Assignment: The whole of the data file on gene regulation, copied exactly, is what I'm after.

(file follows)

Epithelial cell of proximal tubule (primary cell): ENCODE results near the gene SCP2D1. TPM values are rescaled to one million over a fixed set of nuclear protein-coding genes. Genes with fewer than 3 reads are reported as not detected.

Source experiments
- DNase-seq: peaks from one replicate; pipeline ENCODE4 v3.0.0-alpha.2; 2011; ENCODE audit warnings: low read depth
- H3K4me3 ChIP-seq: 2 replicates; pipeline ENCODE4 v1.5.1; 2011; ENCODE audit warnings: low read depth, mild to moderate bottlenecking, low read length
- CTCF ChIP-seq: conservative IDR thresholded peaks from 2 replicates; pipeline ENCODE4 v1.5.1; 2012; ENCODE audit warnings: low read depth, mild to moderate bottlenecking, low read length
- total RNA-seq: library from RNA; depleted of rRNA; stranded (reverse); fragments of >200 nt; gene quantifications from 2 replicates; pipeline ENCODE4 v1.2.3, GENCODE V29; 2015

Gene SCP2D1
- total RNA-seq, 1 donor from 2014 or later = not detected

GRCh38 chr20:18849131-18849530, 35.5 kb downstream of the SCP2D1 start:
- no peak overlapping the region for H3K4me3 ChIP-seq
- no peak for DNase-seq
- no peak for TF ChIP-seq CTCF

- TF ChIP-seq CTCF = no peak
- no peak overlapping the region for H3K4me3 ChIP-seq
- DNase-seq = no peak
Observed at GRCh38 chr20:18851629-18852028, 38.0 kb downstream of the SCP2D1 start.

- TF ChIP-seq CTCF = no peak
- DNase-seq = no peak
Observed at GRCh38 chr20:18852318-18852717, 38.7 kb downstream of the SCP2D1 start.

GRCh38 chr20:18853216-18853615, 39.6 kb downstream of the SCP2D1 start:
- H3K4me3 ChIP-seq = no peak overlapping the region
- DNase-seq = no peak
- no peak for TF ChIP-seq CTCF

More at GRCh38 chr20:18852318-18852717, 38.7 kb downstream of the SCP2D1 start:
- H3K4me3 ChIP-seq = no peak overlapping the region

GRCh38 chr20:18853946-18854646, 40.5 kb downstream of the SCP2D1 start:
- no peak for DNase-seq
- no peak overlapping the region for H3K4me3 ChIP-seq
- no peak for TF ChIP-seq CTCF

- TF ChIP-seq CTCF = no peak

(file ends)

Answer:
Epithelial cell of proximal tubule (primary cell): ENCODE results near the gene SCP2D1. TPM values are rescaled to one million over a fixed set of nuclear protein-coding genes. Genes with fewer than 3 reads are reported as not detected.

Source experiments
- DNase-seq: peaks from one replicate; pipeline ENCODE4 v3.0.0-alpha.2; 2011; ENCODE audit warnings: low read depth
- H3K4me3 ChIP-seq: 2 replicates; pipeline ENCODE4 v1.5.1; 2011; ENCODE audit warnings: low read depth, mild to moderate bottlenecking, low read length
- CTCF ChIP-seq: conservative IDR thresholded peaks from 2 replicates; pipeline ENCODE4 v1.5.1; 2012; ENCODE audit warnings: low read depth, mild to moderate bottlenecking, low read length
- total RNA-seq: library from RNA; depleted of rRNA; stranded (reverse); fragments of >200 nt; gene quantifications from 2 replicates; pipeline ENCODE4 v1.2.3, GENCODE V29; 2015

Gene SCP2D1
- total RNA-seq, 1 donor from 2014 or later = not detected

GRCh38 chr20:18849131-18849530, 35.5 kb downstream of the SCP2D1 start:
- no peak overlapping the region for H3K4me3 ChIP-seq
- no peak for DNase-seq
- no peak for TF ChIP-seq CTCF

- TF ChIP-seq CTCF = no peak
- no peak overlapping the region for H3K4me3 ChIP-seq
- DNase-seq = no peak
Observed at GRCh38 chr20:18851629-18852028, 38.0 kb downstream of the SCP2D1 start.

- TF ChIP-seq CTCF = no peak
- DNase-seq = no peak
Observed at GRCh38 chr20:18852318-18852717, 38.7 kb downstream of the SCP2D1 start.

GRCh38 chr20:18853216-18853615, 39.6 kb downstream of the SCP2D1 start:
- H3K4me3 ChIP-seq = no peak overlapping the region
- DNase-seq = no peak
- no peak for TF ChIP-seq CTCF

More at GRCh38 chr20:18852318-18852717, 38.7 kb downstream of the SCP2D1 start:
- H3K4me3 ChIP-seq = no peak overlapping the region

GRCh38 chr20:18853946-18854646, 40.5 kb downstream of the SCP2D1 start:
- no peak for DNase-seq
- no peak overlapping the region for H3K4me3 ChIP-seq
- no peak for TF ChIP-seq CTCF

- TF ChIP-seq CTCF = no peak